The Football Association confirmed yesterday that it had been asked to investigate transfer dealings during Malky Mackay's time at Cardiff City but the governing body appears compromised by its previous public pronouncements when it comes to the most appalling aspect of what has been alleged:

that emails and text messages carrying vile content were exchanged regularly between the Scot and Iain Moody, the former head of recruitment at Cardiff.

Only Greg Dyke, the FA chairman, can know for certain whether he was genuinely disappointed or relieved when his organisation finalised its position regarding the accusations of misogyny levelled at Richard Scudamore, the Premier League's chief executive, earlier this year.

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An easy interpretation of the official statement attributed to Dyke, however, would be that the FA had cleverly 'finessed' their way out of a potentially awkward situation, given the delicate balance of power between the two bodies that run English football.

"In terms of wider FA disciplinary action, it was advised that the FA does not, as a matter of policy, consider private communications sent with a legitimate expectation of privacy to amount to professional misconduct. The FA has applied this policy on an ongoing basis and in relation to numerous other cases," read the statement.

Accompanying words of disapproval regarding the nature of Scudamore's messages carried little weight. The outcome was that the FA had decided that what went on in an email exchange was nothing to do with them.

So to Mackay and all that surrounds the collapse of what had seemed, until Wednesday evening, the deal which would reunite him with his old chum Moody at Crystal Palace. The pair could be forgiven for wishing they had never met at all should it be proved that the texts and emails came from their phones and email addresses.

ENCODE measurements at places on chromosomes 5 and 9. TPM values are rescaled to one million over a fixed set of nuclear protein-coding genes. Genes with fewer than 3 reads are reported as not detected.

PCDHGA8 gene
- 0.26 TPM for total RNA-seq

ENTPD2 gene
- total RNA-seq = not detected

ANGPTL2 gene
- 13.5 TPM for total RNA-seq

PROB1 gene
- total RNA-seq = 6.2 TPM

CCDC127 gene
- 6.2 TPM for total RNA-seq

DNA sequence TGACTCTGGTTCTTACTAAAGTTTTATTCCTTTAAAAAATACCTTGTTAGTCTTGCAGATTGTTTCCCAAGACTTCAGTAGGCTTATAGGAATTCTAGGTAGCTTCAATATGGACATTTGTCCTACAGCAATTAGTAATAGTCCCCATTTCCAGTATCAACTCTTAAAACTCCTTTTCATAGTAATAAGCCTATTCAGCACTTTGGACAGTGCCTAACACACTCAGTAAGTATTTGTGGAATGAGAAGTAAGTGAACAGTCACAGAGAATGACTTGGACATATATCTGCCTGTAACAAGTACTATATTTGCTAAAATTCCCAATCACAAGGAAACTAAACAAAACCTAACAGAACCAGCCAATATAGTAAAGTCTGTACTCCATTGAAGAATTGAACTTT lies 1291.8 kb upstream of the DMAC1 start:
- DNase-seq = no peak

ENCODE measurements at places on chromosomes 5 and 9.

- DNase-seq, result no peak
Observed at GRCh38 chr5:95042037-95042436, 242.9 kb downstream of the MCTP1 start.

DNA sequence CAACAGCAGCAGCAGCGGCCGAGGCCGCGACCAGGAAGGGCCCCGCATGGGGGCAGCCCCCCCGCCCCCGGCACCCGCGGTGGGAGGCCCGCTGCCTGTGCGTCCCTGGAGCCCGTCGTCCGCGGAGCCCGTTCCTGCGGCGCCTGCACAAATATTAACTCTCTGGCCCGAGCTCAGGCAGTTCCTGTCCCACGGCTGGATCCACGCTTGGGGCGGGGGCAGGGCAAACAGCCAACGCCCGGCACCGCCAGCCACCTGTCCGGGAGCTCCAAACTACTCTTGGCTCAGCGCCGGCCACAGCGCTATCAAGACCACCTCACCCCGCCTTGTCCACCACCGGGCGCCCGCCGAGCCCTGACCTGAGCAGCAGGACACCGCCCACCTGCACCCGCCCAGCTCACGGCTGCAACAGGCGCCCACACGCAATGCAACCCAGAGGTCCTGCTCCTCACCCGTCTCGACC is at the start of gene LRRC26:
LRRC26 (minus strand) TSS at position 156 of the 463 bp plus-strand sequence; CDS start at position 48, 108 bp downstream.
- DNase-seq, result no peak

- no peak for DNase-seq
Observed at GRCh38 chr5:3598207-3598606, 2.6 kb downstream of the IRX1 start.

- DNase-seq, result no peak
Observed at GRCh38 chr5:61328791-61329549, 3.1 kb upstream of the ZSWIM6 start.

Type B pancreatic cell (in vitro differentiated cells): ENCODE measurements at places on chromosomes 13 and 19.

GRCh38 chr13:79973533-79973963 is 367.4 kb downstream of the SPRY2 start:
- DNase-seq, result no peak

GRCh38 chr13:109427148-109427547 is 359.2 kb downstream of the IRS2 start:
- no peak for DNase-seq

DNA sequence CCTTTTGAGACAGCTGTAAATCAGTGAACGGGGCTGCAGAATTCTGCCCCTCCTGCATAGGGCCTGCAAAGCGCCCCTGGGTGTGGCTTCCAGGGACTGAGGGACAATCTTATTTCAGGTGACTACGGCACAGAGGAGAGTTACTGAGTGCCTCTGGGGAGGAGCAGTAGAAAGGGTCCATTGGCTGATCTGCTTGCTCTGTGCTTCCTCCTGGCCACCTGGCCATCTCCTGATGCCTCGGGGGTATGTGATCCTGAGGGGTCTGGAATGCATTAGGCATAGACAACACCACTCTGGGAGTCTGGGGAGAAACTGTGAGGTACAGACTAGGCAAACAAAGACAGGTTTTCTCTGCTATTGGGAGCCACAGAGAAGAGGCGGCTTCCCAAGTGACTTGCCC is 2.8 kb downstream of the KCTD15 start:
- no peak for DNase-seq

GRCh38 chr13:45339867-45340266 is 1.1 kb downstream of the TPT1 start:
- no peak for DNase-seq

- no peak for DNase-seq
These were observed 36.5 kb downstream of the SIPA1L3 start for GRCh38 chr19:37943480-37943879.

Certainly, the apologies they issued to Vincent Tan when they dropped legal cases against him a few months ago must now be seen in a rather different light. So too the lack of curiosity within the football community regarding what lay behind those apologies, even when the Cardiff owner was apparently calling for people to ask why they felt the need to apologise.

Yet, regardless of who wrote these messages, what was exposed once again was that a sub-culture still exists in society wherein homophobic, misogynist and racist behaviour is a part of everyday life.

This is not about the business of high-profile people participating in football being 'role models'. Not even when he was at Celtic is it likely that any youngster watching Mackay was thinking: "I want to be just like him". This is about the sort of society we want to live in.

It seemed that Mackay and Moodie had played their hand perfectly, up until Wednesday evening. Mackay, in particular, had made great play of maintaining a dignified silence - here was a big, decent lump of Scottish straightforwardness who had been hard done to by Tan, a man already consigned to villainous baddie-hood by his club's most fervent supporters.

Once more we were invited to think that these foreign owners just do not understand our grand football traditions. In that context, what is almost as disturbing as the allegations are some of the responses to the story which have been carried on the website of the newspaper that broke the story.

Perhaps the worst of those comments read: "Doesn't take much to 'outrage' sensitive people nowadays does it?"

Having absorbed the original messages, which carry utterly revolting homophobic, racist and sexist slurs, the counter question can only be: just what does it take to outrage some people in this 21st century?

It has, of course, always been the case that those who rail most vocally against political correctness believe themselves to benefit from things remaining as they are, or who believe that they may gain favour by supporting the beneficiaries of the status quo.

However, episodes of this kind expose the ongoing need for closer scrutiny of society, because what some would like to dismiss as laddish banter actually serves as a form of code for some of the most unsavoury elements in our society.

With questions having also been raised over footballing impropriety, the FA can probably get away with focusing on that. However, for those who believe that sport in general is a genuinely vital component of our society, we have to ask ourselves how we would feel if the bodies that oversee of our doctors, teachers, law enforcement officers or, God forbid, journalists were to say that it does not matter what views their practitioners hold as long as they do so in private?

The exposure of hateful attitudes is critical to societal improvement and those who govern English football should consequently take heed. They must revise their stance on whether they should act if and when those engaged in their sport are revealed to be the sort who might make important decisions for the wrong reasons.